The Role of the Product Development Specification for Short Duration Projects
The project life cycle is being challenged for the shortest possible schedule in all facets of business today. Products that used to take months to go to production are now needed to go from concept to a limited production prototype in days or weeks, rather than months. Many programs that are critical to the project pipeline are of shorter nature and follow a product derivative type of structure. A powerful document that has been used in the past but, is often overlooked for short fast-paced projects will be reintroduced to you in this article from a different perspective.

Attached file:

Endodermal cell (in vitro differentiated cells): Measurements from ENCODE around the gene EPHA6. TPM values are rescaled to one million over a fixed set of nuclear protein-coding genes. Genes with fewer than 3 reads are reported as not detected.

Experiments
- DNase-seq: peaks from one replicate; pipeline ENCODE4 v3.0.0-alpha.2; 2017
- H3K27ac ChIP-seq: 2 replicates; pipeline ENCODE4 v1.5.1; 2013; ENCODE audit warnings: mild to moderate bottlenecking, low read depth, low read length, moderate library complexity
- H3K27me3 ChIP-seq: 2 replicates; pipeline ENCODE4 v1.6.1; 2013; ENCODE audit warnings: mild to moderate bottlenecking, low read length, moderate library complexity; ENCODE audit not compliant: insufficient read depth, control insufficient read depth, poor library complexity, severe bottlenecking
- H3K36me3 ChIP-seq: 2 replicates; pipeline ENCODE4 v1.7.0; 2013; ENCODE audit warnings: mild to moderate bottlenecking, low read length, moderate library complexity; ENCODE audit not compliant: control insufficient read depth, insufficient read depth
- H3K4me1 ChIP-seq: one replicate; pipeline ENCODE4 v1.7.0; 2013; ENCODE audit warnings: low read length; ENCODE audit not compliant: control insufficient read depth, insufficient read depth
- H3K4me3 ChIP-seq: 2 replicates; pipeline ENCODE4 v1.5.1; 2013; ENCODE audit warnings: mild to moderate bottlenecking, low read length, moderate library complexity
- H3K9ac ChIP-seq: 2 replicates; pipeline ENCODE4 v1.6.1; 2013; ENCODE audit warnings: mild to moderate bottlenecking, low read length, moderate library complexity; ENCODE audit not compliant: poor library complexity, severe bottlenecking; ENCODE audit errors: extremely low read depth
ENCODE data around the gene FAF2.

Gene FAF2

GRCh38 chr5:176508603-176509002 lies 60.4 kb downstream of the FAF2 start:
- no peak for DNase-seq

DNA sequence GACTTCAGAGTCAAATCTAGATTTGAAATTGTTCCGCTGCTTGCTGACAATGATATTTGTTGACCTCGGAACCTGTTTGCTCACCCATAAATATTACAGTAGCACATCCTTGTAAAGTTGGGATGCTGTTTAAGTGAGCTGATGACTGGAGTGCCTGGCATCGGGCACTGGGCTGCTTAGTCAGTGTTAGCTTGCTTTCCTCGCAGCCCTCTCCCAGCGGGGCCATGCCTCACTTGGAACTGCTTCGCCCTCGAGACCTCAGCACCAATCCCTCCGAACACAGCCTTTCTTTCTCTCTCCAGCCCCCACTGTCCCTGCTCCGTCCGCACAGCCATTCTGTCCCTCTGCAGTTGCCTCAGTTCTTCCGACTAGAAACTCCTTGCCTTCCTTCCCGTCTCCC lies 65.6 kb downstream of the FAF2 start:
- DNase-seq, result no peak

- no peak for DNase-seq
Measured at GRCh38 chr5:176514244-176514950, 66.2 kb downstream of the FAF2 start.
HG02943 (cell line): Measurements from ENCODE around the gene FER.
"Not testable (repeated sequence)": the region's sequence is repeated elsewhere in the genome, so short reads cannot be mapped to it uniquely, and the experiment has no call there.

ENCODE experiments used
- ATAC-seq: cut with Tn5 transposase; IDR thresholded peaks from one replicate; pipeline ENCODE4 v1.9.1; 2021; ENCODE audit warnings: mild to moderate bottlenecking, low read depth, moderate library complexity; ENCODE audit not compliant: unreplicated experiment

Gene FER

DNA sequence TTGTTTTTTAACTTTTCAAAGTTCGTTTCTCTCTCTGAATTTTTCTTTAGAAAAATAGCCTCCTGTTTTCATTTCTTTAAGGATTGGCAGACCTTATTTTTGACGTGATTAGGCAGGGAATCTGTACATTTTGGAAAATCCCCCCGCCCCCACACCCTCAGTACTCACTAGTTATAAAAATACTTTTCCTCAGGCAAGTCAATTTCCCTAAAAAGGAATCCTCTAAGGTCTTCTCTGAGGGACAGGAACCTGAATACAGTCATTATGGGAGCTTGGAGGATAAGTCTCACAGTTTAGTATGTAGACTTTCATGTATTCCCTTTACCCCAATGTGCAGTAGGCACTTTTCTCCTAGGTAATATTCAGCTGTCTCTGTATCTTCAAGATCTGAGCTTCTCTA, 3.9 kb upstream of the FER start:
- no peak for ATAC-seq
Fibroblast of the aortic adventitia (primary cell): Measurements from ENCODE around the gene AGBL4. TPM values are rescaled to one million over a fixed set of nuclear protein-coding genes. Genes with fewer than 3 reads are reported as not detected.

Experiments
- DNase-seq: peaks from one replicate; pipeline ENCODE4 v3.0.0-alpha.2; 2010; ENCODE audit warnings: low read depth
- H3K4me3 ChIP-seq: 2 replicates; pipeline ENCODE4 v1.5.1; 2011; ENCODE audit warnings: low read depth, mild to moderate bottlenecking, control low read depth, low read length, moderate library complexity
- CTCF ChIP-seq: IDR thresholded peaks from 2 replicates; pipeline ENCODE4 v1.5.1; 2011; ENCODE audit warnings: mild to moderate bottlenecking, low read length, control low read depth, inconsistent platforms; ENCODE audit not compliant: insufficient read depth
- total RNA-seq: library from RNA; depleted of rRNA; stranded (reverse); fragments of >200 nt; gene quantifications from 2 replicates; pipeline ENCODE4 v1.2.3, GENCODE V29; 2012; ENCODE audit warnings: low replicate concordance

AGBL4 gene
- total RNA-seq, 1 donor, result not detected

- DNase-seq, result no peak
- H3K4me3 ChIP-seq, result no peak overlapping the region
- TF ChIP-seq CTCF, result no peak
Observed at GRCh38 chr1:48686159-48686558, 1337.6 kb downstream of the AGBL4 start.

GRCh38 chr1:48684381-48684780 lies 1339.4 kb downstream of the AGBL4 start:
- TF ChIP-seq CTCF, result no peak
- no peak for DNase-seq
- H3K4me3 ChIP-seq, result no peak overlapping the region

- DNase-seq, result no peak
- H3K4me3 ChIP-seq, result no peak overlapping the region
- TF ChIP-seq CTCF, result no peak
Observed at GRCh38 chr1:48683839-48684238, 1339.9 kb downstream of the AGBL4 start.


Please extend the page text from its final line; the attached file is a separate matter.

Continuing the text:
Often overlooked for short duration projects, the Product Development Specification is a powerful document that can be prepared very quickly and provides a great organizational starting point for the project. This article re-introduces this important document from a different perspective and examines the important sections it should contain. The Product Development Specification, if used properly, can turn a faced paced high stress program into a successful well-documented result for your project. The use of this document will result in the project being documented in a controlled, efficient manner and will serve as a foundation for other programs in your firm.